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Comment Re:They already made money (Score 1) 134

they got billions (with a 'b') in subsidies while _also_ being allowed to charge extra fees to bring fiber to those poor neighborhoods. They pocketed the money and told us to go fuck ourselves.

Well, they did make sure to send plenty of that cash back to those politicians that agreed to the deal so the gravy train would keep rolling their way, so their *real* "customers" got what they wanted out of the deal. Subscribers and their wallets are the product, not the customers.

Why would the politicians screw with such a sweet deal? Especially when they can essentially repeat the same scam every decade or two or three, depending, just like regularly shearing sheep. It's the same with most public-sector unions as well. The politicians and the public sector unions decide through negotiation how much of our money they will divide up between them.


Comment Re:Most of this comes from certain Net block regio (Score 1) 166

...without it being verified first.

Verified? By whom? By whose standards? Who determines the definitions used? Do citizens get to vote for these people? How far can they go, what are their powers? What kind of checks against political/ideological-weaponization will there be?

You allow anyone the power to control what you see/read/hear, you allow them the power to make you their slave. It's always the edge-cases, the socially-repugnant extremes that authoritarians use to justify removing your choices and freedoms. It's happened over and over in nearly every country that fell to authoritarianism.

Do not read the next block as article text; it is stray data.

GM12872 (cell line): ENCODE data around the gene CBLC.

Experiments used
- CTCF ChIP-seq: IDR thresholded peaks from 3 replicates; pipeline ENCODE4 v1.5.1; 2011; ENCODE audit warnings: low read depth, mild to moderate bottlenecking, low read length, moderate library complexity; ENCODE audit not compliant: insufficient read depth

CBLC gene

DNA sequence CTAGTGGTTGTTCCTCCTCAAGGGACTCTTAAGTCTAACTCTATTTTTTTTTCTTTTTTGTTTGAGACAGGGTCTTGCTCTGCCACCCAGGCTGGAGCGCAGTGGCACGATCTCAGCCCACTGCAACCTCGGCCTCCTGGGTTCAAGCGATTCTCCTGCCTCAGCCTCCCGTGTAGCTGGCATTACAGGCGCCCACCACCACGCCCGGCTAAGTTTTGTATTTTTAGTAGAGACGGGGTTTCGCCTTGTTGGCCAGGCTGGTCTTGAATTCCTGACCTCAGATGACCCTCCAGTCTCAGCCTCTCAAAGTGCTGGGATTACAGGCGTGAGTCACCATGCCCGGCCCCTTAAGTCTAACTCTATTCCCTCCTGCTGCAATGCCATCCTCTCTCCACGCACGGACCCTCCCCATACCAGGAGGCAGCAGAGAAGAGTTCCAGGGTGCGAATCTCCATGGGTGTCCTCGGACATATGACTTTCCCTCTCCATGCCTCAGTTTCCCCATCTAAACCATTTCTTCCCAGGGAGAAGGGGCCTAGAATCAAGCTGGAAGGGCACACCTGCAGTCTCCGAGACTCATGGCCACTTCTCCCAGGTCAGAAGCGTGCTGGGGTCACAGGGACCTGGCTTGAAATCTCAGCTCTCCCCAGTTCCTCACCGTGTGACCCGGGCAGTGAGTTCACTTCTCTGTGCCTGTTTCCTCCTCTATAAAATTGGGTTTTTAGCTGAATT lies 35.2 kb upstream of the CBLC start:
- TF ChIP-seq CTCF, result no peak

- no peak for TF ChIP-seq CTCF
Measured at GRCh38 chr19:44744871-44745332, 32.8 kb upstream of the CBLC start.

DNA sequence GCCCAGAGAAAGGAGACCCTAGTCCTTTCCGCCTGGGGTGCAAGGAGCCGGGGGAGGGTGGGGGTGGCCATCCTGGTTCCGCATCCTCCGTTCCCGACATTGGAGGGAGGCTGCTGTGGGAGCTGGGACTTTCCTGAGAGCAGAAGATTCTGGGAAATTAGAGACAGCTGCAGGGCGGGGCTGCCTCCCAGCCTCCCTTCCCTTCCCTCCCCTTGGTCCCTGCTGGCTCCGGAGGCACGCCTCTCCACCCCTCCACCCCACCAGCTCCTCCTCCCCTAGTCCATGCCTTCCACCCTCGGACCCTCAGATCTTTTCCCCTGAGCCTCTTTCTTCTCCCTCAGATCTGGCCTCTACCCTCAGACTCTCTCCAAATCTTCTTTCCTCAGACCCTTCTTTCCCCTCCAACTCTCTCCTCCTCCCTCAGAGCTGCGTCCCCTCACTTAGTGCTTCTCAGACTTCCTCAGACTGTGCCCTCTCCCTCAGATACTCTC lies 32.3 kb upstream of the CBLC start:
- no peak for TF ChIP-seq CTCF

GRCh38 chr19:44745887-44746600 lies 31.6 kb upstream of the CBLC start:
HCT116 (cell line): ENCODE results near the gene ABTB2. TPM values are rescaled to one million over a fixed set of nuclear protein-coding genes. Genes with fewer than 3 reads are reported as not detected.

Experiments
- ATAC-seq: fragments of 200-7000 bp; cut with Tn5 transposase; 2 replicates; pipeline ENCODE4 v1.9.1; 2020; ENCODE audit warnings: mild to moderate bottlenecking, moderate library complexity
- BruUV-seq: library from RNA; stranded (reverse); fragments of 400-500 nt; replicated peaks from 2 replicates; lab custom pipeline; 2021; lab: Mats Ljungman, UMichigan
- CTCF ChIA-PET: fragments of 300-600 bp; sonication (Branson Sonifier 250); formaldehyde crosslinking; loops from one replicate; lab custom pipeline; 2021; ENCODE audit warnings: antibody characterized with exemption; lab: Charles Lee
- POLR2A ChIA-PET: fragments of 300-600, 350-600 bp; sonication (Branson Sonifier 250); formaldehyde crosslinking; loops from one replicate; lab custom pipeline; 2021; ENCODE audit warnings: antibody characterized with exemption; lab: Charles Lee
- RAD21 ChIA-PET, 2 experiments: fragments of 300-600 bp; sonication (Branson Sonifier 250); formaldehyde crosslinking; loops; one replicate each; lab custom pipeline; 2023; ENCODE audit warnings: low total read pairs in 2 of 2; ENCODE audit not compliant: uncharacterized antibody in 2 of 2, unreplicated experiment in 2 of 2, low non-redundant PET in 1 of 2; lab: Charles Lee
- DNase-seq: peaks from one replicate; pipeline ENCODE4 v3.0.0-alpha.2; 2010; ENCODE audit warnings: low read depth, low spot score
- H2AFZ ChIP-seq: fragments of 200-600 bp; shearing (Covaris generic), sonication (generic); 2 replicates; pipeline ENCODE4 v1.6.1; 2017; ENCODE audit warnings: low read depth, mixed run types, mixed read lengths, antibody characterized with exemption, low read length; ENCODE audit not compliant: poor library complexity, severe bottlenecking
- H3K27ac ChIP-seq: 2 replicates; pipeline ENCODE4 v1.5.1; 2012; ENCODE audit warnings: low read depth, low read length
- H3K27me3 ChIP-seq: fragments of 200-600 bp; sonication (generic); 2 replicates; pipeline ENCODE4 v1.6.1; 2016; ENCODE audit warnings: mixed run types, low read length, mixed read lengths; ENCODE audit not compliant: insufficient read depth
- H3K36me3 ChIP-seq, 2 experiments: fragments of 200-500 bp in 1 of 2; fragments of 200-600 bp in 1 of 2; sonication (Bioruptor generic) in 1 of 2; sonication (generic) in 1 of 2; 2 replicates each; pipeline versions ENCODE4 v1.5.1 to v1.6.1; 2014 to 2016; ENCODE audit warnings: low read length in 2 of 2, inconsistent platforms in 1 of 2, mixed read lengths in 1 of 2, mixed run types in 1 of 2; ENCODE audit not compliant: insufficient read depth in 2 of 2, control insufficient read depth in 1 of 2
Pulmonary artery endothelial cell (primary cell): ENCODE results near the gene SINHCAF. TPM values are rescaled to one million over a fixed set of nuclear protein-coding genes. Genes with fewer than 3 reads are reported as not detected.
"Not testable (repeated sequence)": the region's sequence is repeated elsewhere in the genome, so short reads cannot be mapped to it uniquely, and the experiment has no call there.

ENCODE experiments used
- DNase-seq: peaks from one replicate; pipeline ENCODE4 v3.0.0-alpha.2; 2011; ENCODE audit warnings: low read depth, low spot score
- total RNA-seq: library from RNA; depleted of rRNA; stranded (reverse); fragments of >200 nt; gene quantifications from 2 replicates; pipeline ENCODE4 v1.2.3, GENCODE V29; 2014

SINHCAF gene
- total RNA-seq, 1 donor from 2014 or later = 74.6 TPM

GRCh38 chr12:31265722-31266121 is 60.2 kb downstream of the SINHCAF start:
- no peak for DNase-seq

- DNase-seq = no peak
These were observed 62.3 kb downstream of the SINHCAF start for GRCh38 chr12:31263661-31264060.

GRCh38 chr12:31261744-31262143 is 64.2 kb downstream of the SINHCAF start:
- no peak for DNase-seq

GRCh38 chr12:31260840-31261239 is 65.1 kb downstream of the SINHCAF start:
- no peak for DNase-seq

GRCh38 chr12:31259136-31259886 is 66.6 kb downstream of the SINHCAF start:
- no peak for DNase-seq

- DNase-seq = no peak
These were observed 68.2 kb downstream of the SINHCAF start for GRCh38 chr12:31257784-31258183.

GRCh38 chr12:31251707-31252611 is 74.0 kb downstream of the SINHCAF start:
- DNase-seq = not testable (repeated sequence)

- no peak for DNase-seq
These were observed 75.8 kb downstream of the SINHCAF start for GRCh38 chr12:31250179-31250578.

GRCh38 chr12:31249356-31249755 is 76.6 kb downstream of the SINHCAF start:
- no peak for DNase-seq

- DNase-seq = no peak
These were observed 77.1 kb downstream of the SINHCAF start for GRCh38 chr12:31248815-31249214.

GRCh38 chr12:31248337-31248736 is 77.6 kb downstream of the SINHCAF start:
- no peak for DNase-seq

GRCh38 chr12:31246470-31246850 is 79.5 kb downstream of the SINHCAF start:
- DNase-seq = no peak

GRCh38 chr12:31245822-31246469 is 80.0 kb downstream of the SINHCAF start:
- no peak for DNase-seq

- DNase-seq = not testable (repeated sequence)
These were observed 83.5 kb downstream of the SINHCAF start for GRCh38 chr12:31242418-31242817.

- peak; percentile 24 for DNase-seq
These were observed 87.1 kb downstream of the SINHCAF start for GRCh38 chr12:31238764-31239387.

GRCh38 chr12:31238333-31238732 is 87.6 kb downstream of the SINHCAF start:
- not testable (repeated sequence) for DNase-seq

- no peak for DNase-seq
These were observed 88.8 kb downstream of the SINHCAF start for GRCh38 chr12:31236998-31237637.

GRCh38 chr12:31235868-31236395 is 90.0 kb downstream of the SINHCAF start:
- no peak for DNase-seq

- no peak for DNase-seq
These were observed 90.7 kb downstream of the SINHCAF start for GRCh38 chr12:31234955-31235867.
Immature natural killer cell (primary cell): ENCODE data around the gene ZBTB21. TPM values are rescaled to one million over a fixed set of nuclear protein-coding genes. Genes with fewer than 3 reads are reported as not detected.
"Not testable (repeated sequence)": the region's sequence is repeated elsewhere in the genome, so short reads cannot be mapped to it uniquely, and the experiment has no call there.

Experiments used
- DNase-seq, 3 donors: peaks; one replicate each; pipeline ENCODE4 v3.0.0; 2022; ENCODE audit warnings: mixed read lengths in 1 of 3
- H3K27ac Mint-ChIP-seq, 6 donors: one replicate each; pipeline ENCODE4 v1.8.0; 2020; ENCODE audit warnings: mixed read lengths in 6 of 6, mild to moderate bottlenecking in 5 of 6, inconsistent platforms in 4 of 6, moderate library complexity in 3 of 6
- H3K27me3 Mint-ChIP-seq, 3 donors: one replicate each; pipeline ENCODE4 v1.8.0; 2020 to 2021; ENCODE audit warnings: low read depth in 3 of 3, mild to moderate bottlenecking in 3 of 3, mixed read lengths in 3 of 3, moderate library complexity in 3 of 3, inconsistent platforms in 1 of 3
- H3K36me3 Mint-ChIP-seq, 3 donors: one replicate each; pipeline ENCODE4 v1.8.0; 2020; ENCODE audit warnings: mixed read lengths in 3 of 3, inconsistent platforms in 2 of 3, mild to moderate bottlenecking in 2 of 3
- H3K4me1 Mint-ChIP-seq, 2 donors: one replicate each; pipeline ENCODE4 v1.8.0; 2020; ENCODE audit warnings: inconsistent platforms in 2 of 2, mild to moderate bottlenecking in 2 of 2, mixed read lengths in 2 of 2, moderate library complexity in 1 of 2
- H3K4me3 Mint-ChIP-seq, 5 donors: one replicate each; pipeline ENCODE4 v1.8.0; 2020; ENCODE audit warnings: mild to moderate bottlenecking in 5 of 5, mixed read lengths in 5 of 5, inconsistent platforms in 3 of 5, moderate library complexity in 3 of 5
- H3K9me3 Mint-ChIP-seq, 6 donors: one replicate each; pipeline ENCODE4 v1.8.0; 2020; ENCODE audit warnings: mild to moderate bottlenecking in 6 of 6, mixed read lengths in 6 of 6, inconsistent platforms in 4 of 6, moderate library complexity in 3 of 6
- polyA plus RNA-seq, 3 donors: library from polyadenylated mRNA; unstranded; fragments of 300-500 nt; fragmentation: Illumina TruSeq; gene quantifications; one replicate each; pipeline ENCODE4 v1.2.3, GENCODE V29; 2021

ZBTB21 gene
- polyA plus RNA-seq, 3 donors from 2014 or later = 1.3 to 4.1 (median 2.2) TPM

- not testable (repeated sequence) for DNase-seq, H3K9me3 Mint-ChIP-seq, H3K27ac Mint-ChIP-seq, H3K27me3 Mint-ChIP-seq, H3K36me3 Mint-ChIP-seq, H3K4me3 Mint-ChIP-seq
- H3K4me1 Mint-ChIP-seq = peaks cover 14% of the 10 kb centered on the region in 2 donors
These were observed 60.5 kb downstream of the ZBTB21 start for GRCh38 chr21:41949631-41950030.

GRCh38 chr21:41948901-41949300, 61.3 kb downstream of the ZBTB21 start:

Will we sit in apathy and/or join the raging throngs drunk on identity politics and allow history to repeat itself yet again at the cost of freedom stolen from both ourselves and multiple future generations, likely accompanied by obscene numbers of human lives lost? Ultimately, only we know the answer.


Comment Re:But.... (Score 1) 79

what if it causes autism?

We had malaria on the ropes and nearly wiped out. Then the propaganda piece "Silent Spring" with a bunch of bad science, bad data, outright lies, and heartstring-plucking was published and picked up by environmental groups who screamed at the government to "do something!", and so they did. They worked to ban the use of DDT as widely as possible and gave malaria a reprieve. The DDT ban was based on lies and those lies and the ones who knowingly used those lies in their political/ideological causes anyway are responsible for all the deaths, suffering, and economic losses from malaria since then.